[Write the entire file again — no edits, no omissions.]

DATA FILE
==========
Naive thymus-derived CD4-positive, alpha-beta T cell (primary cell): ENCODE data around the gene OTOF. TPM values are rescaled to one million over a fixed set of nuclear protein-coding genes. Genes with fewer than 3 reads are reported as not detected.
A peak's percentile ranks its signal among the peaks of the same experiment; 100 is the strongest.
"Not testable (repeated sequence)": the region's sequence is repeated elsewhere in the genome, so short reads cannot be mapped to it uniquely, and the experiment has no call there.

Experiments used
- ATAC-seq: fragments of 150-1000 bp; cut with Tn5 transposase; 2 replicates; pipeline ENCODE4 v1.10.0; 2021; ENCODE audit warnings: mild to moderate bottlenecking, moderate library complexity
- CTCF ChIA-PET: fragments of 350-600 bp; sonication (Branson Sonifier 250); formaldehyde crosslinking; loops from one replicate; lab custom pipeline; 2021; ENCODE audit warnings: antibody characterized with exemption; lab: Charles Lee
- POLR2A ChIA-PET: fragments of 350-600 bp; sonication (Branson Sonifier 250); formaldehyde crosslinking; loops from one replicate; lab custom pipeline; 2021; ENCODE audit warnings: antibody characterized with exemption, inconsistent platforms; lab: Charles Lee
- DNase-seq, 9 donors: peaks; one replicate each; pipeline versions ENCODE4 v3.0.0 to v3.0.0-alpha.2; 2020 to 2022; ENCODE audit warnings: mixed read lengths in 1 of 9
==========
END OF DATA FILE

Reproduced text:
Naive thymus-derived CD4-positive, alpha-beta T cell (primary cell): ENCODE data around the gene OTOF. TPM values are rescaled to one million over a fixed set of nuclear protein-coding genes. Genes with fewer than 3 reads are reported as not detected.
A peak's percentile ranks its signal among the peaks of the same experiment; 100 is the strongest.
"Not testable (repeated sequence)": the region's sequence is repeated elsewhere in the genome, so short reads cannot be mapped to it uniquely, and the experiment has no call there.

Experiments used
- ATAC-seq: fragments of 150-1000 bp; cut with Tn5 transposase; 2 replicates; pipeline ENCODE4 v1.10.0; 2021; ENCODE audit warnings: mild to moderate bottlenecking, moderate library complexity
- CTCF ChIA-PET: fragments of 350-600 bp; sonication (Branson Sonifier 250); formaldehyde crosslinking; loops from one replicate; lab custom pipeline; 2021; ENCODE audit warnings: antibody characterized with exemption; lab: Charles Lee
- POLR2A ChIA-PET: fragments of 350-600 bp; sonication (Branson Sonifier 250); formaldehyde crosslinking; loops from one replicate; lab custom pipeline; 2021; ENCODE audit warnings: antibody characterized with exemption, inconsistent platforms; lab: Charles Lee
- DNase-seq, 9 donors: peaks; one replicate each; pipeline versions ENCODE4 v3.0.0 to v3.0.0-alpha.2; 2020 to 2022; ENCODE audit warnings: mixed read lengths in 1 of 9